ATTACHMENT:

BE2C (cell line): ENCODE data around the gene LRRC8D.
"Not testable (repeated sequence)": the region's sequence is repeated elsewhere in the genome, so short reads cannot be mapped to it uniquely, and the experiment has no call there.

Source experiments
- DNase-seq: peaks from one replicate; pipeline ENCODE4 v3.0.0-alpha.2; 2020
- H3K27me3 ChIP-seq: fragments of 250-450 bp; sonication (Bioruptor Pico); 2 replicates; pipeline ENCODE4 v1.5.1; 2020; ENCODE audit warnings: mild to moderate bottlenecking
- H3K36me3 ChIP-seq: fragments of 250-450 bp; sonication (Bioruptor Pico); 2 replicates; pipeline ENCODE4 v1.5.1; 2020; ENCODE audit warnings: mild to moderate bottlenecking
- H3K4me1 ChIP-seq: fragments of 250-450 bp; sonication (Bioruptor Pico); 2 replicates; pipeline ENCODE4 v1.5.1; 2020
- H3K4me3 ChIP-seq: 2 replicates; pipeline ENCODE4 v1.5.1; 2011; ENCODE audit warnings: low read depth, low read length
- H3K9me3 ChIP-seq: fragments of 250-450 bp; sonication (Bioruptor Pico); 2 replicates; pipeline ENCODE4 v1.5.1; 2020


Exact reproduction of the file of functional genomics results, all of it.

BE2C (cell line): ENCODE data around the gene LRRC8D.
"Not testable (repeated sequence)": the region's sequence is repeated elsewhere in the genome, so short reads cannot be mapped to it uniquely, and the experiment has no call there.

Source experiments
- DNase-seq: peaks from one replicate; pipeline ENCODE4 v3.0.0-alpha.2; 2020
- H3K27me3 ChIP-seq: fragments of 250-450 bp; sonication (Bioruptor Pico); 2 replicates; pipeline ENCODE4 v1.5.1; 2020; ENCODE audit warnings: mild to moderate bottlenecking
- H3K36me3 ChIP-seq: fragments of 250-450 bp; sonication (Bioruptor Pico); 2 replicates; pipeline ENCODE4 v1.5.1; 2020; ENCODE audit warnings: mild to moderate bottlenecking
- H3K4me1 ChIP-seq: fragments of 250-450 bp; sonication (Bioruptor Pico); 2 replicates; pipeline ENCODE4 v1.5.1; 2020
- H3K4me3 ChIP-seq: 2 replicates; pipeline ENCODE4 v1.5.1; 2011; ENCODE audit warnings: low read depth, low read length
- H3K9me3 ChIP-seq: fragments of 250-450 bp; sonication (Bioruptor Pico); 2 replicates; pipeline ENCODE4 v1.5.1; 2020